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U.S. Crude Oil Export Ban

All mineral/royalty owners need to inform themselves about each political party’s platform positions on energy and specifically oil and gas. We encourage you to read the party platforms at the following links.

Why should we lift the crude oil export ban?

VIEW THE NEW DOMESTIC ENERGY PRODUCERS ALLIANCE VIDEOS, "WHY" AND "QUESTION MARK"!

Lifting the ban on the export of US crude oil will provide more markets for US producers and provide better balance to the overall supply-demand picture. This means certainty for domestic producers, which is a key element in their decision whether or not to continue to ramp up drilling.

Thanks to advances in horizontal drilling and safe and proven hydraulic fracturing, domestic crude oil and natural gas producers and the royalty owners with whom they work have created a new age of American energy abundance in just a few years. We now measure our natural gas reserves in centuries and have increased our light crude oil production from tight formations 60 percent since 2008 to more than 8 million barrels per day.

The economists at IHS, one of the nation’s most respected energy economics firms, say that lifting the ban on U.S. crude exports could spur enough additional drilling here to increase daily oil production by another 3 million barrels/day… to more than 11 million barrels.

That kind of continuing increased oil and gas exploration and production would be great news for the nation’s royalty and mineral owners!

However, while America leads the world in the export of refined petroleum products, our success in producing more crude oil will soon create a bottleneck of our own light-tight oil (LTO) at U.S. refineries set up to process heavier foreign crudes. These domestic supply and demand dislocations, coupled with the outdated 1970s-era laws ban on crude exports, could stifle drilling and stop America’s momentum toward energy independence.

If these antiquated laws slow down exploration and production that means fewer royalty checks to private mineral owners like you. We shouldn’t let that happen. Together, we need to get American oil to market.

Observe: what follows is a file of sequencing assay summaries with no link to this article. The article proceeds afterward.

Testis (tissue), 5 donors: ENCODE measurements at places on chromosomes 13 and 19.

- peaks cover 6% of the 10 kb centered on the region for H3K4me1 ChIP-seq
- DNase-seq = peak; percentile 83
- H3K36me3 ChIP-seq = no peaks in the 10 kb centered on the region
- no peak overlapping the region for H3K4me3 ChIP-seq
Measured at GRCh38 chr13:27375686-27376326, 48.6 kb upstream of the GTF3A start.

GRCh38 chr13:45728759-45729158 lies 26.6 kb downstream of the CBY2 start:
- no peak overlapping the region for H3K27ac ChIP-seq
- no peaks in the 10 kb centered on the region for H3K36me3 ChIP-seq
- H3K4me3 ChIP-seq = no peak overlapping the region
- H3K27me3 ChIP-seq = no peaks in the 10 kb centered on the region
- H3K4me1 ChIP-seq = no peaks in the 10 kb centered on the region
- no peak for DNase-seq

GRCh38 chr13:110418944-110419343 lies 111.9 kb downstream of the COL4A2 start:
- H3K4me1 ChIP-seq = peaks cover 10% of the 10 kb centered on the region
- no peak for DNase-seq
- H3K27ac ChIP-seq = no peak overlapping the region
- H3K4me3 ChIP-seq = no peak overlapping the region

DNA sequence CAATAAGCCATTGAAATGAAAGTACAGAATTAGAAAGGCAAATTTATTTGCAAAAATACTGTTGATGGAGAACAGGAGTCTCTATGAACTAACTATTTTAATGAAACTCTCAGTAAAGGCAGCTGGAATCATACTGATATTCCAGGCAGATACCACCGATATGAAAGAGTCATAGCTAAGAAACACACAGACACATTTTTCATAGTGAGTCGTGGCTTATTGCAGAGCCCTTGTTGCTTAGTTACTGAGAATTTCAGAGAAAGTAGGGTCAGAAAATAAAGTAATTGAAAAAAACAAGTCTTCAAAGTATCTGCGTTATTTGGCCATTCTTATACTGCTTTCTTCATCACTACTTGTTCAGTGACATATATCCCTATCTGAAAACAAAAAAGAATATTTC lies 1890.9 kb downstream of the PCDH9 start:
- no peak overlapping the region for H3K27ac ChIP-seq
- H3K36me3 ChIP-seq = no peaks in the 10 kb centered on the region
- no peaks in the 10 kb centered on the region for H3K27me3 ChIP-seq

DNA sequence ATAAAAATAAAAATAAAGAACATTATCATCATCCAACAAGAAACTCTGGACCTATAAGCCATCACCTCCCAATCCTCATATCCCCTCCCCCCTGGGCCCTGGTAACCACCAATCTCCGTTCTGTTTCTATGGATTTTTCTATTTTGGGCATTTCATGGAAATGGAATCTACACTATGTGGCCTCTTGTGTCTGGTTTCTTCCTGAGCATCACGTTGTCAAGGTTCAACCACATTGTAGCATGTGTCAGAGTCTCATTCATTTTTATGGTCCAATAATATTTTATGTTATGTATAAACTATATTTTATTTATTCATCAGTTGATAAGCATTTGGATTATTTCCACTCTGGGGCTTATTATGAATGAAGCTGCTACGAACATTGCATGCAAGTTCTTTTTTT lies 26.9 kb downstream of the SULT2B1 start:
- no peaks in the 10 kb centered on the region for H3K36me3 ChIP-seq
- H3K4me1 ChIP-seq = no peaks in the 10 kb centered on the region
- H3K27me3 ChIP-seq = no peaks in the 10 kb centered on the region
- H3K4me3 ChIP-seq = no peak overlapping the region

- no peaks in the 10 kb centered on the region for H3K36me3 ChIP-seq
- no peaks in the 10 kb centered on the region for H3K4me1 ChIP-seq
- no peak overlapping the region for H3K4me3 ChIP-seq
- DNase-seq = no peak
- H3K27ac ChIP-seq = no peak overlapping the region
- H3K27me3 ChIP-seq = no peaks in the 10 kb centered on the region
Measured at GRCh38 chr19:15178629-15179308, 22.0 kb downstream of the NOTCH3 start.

The IHS report shows lifting the crude oil export ban would boost production by 1-3 million barrels per day and lower gasoline pump prices by between 8-12 cents per gallon, saving U.S. motorists $265 billion over the coming decades. The increase in production would support almost a million more jobs by 2018!

It’s important to be thinking about this issue as we begin to see more and more discussion about the possibility of repealing the current ban on the export of U.S. crude oil. As this debate unfolds, it’s very important that royalty and mineral owners understand the significant positive financial impacts that lifting the ban could have on leasing and on royalty income.

Recent Studies Regarding the Crude Oil Export Ban

IHS:

“By boosting global supplies, the elimination of the ban will also result in lower global oil prices. Since U.S. gasoline is priced off global gasoline prices, the reduction will flow back into lower prices at the pump reducing the gasoline price 8 cents a gallon-the savings for motorists is $265 billion over the 2016-2030 period.”

  • The U.S. economy would support an average of 394,000 more jobs.
  • Gross domestic product would rise by nearly $73 billion in 2016.
  • Total government revenues would increase by a combined $1.3 trillion from 2016 to 2030.

The Heritage Foundation:

“The unconventional energy revolution is estimated to have added nearly 1% to our GDP in each of the past two years.”

The U.S. is now producing 8 million barrels per day, pushing about 10 percent of the world’s production

James A. Baker III Institute of Public Policy at Rice University:

“Lifting the crude oil export ban will have a downward effect on the amount of net imports as they are projected to continue to trend downward between 4.5 million and 4.8 million barrels per day (bpd) by 2035.”


“The U.S. has the opportunity to lead an oil industry transformation that would see lines of global oil trade would be redrawn as North American production, and Western Hemisphere production more generally, could capture a larger portion of the growing international market. This would, should it transpire, have tremendous benefits for U.S. foreign policy endeavors in its dealings with hostile oil producing nations. It would also lend greater stability to the global crude oil market thereby conveying benefits more broadly to the U.S. and its allies.”